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http://dx.doi.org/10.1002/humu.23964DOI Listing
March 2020

Missense variants in TAF1 and developmental phenotypes: challenges of determining pathogenicity.

Hum Mutat 2019 Oct 23. Epub 2019 Oct 23.

Institute for Basic Research in Developmental Disabilities (IBR), Staten Island, NY, USA.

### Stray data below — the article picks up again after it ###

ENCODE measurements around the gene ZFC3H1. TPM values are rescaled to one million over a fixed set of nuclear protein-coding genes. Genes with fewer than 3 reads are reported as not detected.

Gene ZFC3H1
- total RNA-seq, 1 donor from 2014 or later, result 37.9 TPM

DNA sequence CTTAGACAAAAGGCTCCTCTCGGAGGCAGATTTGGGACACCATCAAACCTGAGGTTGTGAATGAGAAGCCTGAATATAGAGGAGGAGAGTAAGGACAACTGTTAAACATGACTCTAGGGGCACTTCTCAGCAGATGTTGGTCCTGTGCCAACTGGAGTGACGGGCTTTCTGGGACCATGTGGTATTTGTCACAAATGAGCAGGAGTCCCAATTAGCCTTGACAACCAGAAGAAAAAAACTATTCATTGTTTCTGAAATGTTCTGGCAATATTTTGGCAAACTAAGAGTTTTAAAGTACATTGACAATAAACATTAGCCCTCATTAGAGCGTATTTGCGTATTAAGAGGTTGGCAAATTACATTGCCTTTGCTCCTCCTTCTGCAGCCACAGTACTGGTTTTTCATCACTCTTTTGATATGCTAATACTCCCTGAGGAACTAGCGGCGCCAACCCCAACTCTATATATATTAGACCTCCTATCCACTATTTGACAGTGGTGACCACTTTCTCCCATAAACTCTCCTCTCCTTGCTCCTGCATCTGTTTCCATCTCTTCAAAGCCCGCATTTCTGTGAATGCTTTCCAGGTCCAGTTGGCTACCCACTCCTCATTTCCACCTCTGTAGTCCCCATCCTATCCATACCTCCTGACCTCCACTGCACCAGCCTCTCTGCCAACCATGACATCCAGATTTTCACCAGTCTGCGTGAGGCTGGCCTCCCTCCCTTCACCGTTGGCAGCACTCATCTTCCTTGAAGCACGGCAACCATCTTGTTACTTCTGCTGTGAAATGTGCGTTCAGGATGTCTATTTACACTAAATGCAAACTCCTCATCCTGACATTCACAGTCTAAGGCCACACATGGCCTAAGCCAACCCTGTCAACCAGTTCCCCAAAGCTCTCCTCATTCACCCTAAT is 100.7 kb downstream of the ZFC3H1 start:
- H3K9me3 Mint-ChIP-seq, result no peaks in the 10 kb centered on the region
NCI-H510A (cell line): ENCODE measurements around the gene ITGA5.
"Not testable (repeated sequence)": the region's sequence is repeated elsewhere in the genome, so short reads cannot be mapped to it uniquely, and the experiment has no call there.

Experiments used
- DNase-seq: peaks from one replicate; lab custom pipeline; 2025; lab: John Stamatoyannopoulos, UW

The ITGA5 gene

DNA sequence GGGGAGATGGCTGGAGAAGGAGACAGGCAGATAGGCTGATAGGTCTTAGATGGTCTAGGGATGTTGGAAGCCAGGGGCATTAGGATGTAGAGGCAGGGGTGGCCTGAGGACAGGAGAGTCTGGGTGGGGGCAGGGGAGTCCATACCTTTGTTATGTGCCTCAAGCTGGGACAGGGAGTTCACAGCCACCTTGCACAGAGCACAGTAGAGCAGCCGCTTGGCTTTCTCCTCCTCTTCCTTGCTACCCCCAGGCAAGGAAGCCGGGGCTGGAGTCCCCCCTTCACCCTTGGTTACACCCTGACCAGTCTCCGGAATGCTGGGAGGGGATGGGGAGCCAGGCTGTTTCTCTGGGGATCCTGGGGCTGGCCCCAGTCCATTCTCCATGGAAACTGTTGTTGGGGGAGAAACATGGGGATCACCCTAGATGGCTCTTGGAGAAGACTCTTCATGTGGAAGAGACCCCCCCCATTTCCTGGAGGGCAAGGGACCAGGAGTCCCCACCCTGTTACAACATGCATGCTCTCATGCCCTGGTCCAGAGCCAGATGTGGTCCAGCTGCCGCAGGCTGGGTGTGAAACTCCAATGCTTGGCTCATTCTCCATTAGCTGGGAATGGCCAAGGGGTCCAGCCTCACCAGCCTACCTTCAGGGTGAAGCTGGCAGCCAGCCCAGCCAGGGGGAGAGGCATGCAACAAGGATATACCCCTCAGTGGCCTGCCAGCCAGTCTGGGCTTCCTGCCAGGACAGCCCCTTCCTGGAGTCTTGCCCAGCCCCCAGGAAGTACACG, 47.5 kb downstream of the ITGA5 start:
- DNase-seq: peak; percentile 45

We recently described a new neurodevelopmental syndrome (TAF1/MRXS33 intellectual disability syndrome) (MIM# 300966) caused by pathogenic variants involving the X-linked gene TAF1, which participates in RNA polymerase II transcription. The initial study reported eleven families, and the syndrome was defined as presenting early in life with hypotonia, facial dysmorphia, and developmental delay that evolved into intellectual disability (ID) and/or autism spectrum disorder (ASD). We have now identified an additional 27 families through a genotype-first approach. Familial segregation analysis, clinical phenotyping, and bioinformatics were capitalized on to assess potential variant pathogenicity, and molecular modelling was performed for those variants falling within structurally characterized domains of TAF1. A novel phenotypic clustering approach was also applied, in which the phenotypes of affected individuals were classified using 51 standardized Human Phenotype Ontology (HPO) terms. Phenotypes associated with TAF1 variants show considerable pleiotropy and clinical variability, but prominent among previously unreported effects were brain morphological abnormalities, seizures, hearing loss, and heart malformations. Our allelic series broadens the phenotypic spectrum of TAF1/MRXS33 intellectual disability syndrome and the range of TAF1 molecular defects in humans. It also illustrates the challenges for determining the pathogenicity of inherited missense variants, particularly for genes mapping to chromosome X. This article is protected by copyright. All rights reserved.